University College Community Development Experts to Create Shared Data System in Newport

University College faculty and student pair will work with a consortium of public and private partners in Newport to develop the system

Professor and student
UC’s Community Development Program Director Taino Palermo, Ed.D., and Mikey Davis, a graduate student in the community development program, will build the data management system for Newport Working Cities Challenge.
By Juan Siliezar

PROVIDENCE, R.I.– Data has rapidly become one of the most powerful tools community-based organizations can use to make decisions and demonstrate results. But despite an increased demand to collect and analyze data effectively, organizations often lack the support or expertise needed to do so.

To help address this gap in Newport, Rhode Island, a faculty member and a graduate student from the University College at Roger Williams University are working with the Newport Working Cities Challenge – a consortium of over 40 public and private partners – to create a shared data management system that will help the group track how people interact with their services across the community.

UC’s Community Development Program Director Taino Palermo, Ed.D., and Mikey Davis, a graduate student in the community development program will build the system.

The system they plan to build will help the Newport Working Cities Challenge team see what impact community-based organizations are having in areas such as childcare, food stability and career training. By tracking and analyzing what services residents are using and how they are using them, the group will be able to determine what needs remain to be met at a broader scale.

Understanding this will play a crucial role in the consortium’s main goal of improving the lives of Newport residents living in poverty, especially residents from the city’s North End neighborhood which has a poverty rate that is more than 300 percent higher than the rest of the city.

“The utility of such a practice would completely reframe how communities measure need and impact of services and programs,” said Palermo, the project’s lead researcher. “A data system like this can be a model to scale across other communities to develop place-based data sharing practices. It also gives University College the opportunity to conduct graduate-level community development research that is directly addressing a need amongst community-based organizations.”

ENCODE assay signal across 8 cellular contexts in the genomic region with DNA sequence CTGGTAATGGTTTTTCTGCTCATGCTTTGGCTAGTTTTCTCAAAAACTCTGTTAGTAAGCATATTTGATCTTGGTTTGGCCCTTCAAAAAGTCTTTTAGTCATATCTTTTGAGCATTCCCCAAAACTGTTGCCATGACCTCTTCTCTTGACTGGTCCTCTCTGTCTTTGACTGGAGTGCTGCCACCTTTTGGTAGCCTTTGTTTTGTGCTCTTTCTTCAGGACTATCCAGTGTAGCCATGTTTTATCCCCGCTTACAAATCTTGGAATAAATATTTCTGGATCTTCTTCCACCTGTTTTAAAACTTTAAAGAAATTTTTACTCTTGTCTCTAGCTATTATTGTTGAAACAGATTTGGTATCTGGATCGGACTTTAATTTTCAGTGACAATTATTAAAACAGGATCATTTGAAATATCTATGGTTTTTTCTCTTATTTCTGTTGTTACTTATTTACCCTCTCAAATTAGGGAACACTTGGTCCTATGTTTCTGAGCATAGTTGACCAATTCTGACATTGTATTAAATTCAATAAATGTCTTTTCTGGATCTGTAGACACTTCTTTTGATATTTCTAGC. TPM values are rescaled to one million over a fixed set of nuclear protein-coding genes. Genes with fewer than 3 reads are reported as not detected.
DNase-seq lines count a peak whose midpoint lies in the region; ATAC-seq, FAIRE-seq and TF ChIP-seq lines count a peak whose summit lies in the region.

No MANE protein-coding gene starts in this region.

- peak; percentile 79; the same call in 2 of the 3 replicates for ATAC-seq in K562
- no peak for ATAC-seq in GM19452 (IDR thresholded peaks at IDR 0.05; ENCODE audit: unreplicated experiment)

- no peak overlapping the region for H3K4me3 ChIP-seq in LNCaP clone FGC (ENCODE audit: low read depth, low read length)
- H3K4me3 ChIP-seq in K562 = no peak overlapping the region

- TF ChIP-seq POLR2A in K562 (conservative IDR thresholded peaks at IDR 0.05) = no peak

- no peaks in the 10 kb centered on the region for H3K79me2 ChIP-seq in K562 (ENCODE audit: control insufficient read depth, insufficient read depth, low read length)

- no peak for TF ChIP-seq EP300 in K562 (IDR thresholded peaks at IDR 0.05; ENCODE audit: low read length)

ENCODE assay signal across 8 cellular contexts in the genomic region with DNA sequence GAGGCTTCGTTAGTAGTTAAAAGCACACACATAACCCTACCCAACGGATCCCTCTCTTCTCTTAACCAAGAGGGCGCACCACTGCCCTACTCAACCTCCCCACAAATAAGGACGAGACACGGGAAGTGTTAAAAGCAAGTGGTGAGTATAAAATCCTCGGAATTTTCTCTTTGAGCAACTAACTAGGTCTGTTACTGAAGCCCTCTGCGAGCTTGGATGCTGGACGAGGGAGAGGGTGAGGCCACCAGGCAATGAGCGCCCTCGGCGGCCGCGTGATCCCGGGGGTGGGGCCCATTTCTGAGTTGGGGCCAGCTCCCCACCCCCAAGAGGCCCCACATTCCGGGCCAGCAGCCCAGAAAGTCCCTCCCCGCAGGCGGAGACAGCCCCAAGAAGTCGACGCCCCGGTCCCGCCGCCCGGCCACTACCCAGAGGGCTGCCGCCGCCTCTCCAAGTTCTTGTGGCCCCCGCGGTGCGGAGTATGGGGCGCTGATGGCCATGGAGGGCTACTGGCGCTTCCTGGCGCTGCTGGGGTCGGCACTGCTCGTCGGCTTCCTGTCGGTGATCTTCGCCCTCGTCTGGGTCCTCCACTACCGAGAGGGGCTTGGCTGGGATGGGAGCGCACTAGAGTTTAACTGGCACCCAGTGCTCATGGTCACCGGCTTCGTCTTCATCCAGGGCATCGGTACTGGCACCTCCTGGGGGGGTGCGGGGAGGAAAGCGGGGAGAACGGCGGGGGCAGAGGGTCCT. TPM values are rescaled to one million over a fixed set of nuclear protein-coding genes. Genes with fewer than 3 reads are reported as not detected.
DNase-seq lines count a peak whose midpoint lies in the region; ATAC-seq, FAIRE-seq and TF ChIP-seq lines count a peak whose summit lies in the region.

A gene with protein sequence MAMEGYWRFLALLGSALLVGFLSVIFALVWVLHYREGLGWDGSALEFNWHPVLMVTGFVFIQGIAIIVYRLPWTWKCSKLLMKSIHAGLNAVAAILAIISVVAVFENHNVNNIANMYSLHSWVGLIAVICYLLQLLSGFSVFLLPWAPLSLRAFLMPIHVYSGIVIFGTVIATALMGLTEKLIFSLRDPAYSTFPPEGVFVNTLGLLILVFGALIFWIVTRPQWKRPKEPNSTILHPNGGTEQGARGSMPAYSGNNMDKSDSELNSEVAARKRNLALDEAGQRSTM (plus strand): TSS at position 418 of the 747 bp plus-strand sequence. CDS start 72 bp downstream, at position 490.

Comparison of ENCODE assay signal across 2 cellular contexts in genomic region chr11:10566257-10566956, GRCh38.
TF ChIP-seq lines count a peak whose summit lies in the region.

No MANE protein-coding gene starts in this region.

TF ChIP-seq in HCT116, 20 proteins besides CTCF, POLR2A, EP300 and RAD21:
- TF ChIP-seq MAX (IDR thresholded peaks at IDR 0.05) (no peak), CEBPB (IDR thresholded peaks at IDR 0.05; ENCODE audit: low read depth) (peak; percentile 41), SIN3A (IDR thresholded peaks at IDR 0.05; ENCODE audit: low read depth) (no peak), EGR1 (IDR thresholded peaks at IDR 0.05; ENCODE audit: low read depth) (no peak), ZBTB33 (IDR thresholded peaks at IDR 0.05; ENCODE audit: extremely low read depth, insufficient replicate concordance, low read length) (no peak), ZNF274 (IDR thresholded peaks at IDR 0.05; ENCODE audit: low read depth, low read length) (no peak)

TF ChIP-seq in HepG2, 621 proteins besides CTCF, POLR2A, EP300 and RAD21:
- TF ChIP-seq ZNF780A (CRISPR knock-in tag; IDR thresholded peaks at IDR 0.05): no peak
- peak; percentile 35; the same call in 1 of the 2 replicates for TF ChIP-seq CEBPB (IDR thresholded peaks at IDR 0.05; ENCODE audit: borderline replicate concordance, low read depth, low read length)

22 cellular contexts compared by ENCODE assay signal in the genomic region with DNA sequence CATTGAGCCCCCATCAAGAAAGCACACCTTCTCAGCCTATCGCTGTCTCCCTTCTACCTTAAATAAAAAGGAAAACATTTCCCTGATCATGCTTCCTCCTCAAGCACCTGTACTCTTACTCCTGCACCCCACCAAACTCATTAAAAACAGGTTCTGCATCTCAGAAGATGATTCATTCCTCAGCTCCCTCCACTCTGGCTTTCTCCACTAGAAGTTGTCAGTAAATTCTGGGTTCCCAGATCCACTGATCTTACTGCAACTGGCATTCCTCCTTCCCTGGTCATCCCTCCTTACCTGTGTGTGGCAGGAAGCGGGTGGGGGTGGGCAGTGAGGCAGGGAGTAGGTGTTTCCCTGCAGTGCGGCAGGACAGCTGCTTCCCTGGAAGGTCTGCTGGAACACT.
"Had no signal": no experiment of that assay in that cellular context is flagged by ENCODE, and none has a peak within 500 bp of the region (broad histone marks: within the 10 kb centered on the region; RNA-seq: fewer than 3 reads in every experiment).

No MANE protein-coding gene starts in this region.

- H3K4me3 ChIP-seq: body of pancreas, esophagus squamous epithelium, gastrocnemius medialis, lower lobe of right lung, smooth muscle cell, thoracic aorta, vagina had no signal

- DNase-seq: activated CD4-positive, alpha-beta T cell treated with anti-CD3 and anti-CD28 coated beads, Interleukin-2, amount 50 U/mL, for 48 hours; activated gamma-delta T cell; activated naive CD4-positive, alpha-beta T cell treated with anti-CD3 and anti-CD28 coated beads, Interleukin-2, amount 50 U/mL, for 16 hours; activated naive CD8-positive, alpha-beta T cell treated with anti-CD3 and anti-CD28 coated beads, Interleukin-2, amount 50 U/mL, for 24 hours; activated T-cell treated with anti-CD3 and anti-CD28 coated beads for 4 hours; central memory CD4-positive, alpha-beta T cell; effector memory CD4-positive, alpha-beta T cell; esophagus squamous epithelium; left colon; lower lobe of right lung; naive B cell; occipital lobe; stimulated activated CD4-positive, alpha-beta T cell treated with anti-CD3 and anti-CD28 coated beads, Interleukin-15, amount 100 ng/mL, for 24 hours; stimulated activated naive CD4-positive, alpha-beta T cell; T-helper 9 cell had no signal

While many of the partner agencies in the Newport Working Cities Challenge – which is led by the Boys and Girls Club of Newport County – track data, it is often not easily accessible for other organizations to view, said Mikey Davis, the project’s data consultant. He hopes the shared system will help organizations act more like a network and help them work together to benefit community members.

For example, if a childcare organization was working with a parent who was struggling with food stability and seeking employment, the childcare organization not only would be able to refer the parent to a food pantry and an employment service provider, but those organizations would already know the specific needs of the parent before they even arrive through the information sharing.

“My hope is that this project will improve how organizations talk to each other through the data sharing process,” Davis said. “One of the barriers that a lot of organizations face is that they are collecting data in different ways. It would be beneficial for other organizations to access that information so they could improve their programs and offer better outcomes for their clients and the community members they serve.”

In the next few weeks, Palermo and Davis plan to tour the community and the partner agencies in the Newport Working Cities Challenge. They also plan to conduct a baseline assessment of the data systems the organizations currently use. By the end of December, they hope to deliver the data management system, along with a final report on their findings and recommendations.

The Newport Working Cities Challenge is part of a regional initiative to help small cities in New England improve the lives of their low-income residents. It is funded by a $400,000 grant from the Federal Reserve Bank of Boston. Newport is one of three cities in Rhode Island to be awarded a Working Cities Challenge grant. The two other cities are Providence and Cranston.

Palermo and Davis’ data analysis and management project is being funded by a $10,000 grant from the Rhode Island Foundation that was awarded to the Newport Working Cities Challenge. The Newport Working Cities Challenge team is allocating this grant to Davis to allow him to perform his work as the project’s data consultant.

The team chose Palermo and Davis because of their combined expertise in working with community-based organizations. Palermo brings years of experience working with nonprofits and understands first-hand the issues they face when working with data. Davis has experience analyzing large sets of data and managing complex databases as an AmeriCorps VISTA at different organizations. Along with that experience, his research thesis is focused on how community-based organizations use data science.

“Professor Palermo and the students, staff, and faculty at University College bring an authentic experience to their work building bridges between the families surviving in poverty and how they experience institutions, and the institutions providing services,” said Kathryn Cantwell, initiative director for the Newport Working Cities Challenge. “Their expertise to coalesce best practices, technology and academic theory is exactly the combination our City of Newport requires to implement systems change to align education and workforce development for families to acquire and maintain long-term employment.”